How to Quantify Quality
By Geoff Gannon on November 2, 2013
Someone who reads the blog sent me this email:
I kind of understand the quantitative part of stock analysis (such as number crunching, valuation) but really struggle to understand the qualitative aspects which determine quality. What kinds of questions to ask yourself in order to gain more insights into the qualitative?
A qualitative analysis does not have to be any less evidence based than a quantitative analysis. However, you do have to gather the evidence yourself.
What counts as evidence? How can we separate our own biases, speculation about the future, etc. from actual observations of quality? Evidence is fact based. Facts come in several flavors.
Example: Tiffany’s New York Flagship Store had $305.54 million in sales in 2012. That is $6,671 per square foot. Based on calculation made from data given in Tiffany’s 10-K on percentage of sales at flagship, worldwide net sales, and gross retail square footage of flagship.
Example: John Wiley, Reed Elsevier, Springer, etc. have bargaining power with their customers.
The largest (academic journal) publishers wield the power…as a former colleague of mine once said, ‘the more journals you have, the higher your usage stats are and the more money you can charge.”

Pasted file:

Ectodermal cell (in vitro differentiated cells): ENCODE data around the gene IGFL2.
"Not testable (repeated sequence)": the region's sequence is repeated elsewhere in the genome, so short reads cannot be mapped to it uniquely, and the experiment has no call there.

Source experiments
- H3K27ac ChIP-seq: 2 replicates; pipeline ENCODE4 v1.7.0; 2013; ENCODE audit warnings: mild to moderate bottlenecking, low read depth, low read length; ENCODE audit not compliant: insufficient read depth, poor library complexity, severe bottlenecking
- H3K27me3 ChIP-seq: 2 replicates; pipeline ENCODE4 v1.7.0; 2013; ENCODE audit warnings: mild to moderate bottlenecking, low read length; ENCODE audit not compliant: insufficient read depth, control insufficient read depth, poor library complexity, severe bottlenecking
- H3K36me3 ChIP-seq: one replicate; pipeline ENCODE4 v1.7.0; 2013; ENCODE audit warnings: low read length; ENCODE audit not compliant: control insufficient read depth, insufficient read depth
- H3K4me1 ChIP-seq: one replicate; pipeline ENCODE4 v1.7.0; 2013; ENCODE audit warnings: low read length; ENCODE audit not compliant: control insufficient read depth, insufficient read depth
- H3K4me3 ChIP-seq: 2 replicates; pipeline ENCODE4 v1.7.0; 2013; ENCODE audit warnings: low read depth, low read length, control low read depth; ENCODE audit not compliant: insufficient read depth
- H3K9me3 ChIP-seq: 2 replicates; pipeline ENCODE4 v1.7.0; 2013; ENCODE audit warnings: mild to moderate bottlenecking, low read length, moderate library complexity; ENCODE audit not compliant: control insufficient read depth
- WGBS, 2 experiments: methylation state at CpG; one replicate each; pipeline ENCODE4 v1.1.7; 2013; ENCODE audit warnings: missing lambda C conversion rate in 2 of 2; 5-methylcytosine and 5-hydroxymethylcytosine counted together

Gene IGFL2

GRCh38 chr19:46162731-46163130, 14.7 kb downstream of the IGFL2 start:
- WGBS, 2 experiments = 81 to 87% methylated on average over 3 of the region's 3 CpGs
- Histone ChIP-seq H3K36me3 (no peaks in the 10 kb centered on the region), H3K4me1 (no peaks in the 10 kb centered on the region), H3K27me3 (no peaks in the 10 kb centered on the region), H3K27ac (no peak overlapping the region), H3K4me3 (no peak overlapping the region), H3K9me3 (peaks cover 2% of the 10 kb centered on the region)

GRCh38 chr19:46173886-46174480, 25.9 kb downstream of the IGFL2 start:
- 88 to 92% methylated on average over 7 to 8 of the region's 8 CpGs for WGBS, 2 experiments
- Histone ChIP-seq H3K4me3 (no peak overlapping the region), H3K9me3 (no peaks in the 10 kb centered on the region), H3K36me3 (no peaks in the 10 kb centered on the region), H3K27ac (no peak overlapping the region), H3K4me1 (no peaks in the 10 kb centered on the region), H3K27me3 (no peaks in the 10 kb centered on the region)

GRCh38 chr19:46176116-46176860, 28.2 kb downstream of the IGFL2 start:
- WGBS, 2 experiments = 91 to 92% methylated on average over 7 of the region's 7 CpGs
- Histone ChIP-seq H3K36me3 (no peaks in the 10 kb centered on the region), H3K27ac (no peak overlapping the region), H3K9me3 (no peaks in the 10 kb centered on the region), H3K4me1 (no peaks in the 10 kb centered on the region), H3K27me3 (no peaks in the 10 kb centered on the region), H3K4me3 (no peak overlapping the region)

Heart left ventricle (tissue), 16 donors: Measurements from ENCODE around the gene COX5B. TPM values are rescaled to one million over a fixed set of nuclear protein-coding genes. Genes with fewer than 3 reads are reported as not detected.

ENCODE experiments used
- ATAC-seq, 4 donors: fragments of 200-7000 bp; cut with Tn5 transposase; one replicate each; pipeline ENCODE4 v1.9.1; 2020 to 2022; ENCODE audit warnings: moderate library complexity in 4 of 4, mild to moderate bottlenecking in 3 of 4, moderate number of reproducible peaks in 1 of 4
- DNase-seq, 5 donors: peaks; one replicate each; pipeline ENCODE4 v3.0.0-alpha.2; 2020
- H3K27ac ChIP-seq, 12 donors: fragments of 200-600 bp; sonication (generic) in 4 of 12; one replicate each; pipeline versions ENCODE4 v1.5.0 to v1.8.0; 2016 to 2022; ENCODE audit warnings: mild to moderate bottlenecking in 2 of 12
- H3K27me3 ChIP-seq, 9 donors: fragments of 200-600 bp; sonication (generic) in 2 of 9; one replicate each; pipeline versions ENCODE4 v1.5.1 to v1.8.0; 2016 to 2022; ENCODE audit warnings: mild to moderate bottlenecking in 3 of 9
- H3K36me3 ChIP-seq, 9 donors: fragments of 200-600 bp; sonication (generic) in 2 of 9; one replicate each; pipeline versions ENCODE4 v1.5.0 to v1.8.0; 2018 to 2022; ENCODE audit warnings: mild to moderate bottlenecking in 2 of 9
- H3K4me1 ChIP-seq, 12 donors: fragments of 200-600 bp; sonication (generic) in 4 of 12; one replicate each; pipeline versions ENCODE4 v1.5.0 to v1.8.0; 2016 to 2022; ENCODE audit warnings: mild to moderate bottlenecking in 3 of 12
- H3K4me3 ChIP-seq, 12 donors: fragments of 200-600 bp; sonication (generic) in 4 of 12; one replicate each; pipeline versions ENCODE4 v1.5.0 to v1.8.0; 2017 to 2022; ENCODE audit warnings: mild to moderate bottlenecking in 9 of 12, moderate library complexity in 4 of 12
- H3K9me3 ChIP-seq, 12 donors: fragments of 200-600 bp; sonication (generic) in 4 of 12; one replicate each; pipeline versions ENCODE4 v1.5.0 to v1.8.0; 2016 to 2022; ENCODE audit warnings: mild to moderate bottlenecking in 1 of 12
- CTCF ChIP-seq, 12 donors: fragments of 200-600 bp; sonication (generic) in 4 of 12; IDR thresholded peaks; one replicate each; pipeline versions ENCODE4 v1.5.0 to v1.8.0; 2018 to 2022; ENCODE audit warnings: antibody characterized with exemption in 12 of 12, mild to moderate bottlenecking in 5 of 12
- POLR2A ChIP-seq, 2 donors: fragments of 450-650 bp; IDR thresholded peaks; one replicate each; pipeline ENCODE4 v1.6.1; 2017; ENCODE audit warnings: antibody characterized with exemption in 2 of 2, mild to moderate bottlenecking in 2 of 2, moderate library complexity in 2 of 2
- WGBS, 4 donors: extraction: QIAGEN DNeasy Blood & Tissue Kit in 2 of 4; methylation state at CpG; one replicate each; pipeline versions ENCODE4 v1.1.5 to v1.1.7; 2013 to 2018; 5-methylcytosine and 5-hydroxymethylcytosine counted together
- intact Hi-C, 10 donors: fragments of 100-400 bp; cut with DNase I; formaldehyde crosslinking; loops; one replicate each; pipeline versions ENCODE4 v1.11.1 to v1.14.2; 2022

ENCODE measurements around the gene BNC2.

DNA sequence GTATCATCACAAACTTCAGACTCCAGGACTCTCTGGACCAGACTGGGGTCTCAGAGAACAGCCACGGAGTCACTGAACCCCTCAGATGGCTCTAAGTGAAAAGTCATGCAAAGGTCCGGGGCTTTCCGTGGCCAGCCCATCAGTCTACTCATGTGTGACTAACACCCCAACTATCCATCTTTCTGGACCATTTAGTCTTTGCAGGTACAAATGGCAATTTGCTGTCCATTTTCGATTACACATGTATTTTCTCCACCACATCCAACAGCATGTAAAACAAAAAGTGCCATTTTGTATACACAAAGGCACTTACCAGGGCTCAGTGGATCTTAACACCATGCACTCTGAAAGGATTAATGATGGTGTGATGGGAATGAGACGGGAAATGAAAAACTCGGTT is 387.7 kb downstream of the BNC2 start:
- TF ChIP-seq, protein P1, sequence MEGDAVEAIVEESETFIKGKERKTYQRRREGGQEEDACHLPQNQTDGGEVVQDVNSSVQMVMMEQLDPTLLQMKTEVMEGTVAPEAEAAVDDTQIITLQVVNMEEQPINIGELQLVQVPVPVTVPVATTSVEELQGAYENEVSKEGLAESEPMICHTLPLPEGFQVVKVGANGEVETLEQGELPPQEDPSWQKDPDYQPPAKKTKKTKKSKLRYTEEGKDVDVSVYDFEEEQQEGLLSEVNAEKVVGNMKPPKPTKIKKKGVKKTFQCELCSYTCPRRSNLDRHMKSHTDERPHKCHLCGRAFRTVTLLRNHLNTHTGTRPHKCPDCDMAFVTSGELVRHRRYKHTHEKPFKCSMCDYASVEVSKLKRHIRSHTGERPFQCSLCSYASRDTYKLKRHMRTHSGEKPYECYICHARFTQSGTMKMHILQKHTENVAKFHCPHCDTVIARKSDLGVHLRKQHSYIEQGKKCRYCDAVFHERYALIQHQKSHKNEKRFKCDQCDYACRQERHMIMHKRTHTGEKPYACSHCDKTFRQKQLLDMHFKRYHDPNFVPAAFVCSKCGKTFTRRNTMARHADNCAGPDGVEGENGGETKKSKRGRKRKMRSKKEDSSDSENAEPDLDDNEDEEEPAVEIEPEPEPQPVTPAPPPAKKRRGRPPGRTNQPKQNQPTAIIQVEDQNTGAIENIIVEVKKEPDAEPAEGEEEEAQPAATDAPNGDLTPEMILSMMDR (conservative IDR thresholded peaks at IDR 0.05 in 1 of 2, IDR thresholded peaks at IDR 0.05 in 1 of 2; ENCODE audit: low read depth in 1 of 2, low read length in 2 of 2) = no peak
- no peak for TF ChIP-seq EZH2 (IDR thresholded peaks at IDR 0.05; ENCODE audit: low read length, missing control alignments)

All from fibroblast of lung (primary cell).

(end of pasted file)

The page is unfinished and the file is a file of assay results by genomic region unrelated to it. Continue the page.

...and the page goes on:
Based on discussion with a university press editor.
Example: Over the last 10 years, I have placed an average of one order every 4 to 10 days with Amazon. At no point in the last 10 years, have I ever made less than one order every 10 days. I have been a member of Amazon Prime since 2006. The number of orders made each year has roughly tripled from 2003 to 2013. It doubled after I became a Prime member.
Based on information found in my own order history for 2003 to 2013 at Amazon.
Example: The 4 most successful periods in animation were at 3 companies: Disney (twice), Pixar, and DreamWorks. At the time of their success, these companies were run by Walt Disney, Jeffrey Katzenberg, John Lasseter, and Jeffrey Katzenberg (again). All worked at Disney at some point in their career.
Based on more than half a dozen books on Disney, Pixar, and DreamWorks.
377 participants were assigned to (Weight Watchers), of whom 230 (61%) completed the 12-month assessment; and 395 were assigned to standard care, of whom 214 (54%) completed the 12-month assessment. In all analyses, participants in the commercial programme group lost twice as much weight as did those in the standard care group.
Based on a journal article appearing in The Lancet.
As you can see, there is no need to be less evidence based when analyzing a business’s quality than you are when analyzing its price. However, you have to impose an evidence based discipline on yourself. You have to go through the primary sources and extract the relevant facts on your own. They will not be presented in as easily digestible form like an EV/EBITDA ratio on Yahoo Finance. When it comes to quality, you need to gather the evidence yourself.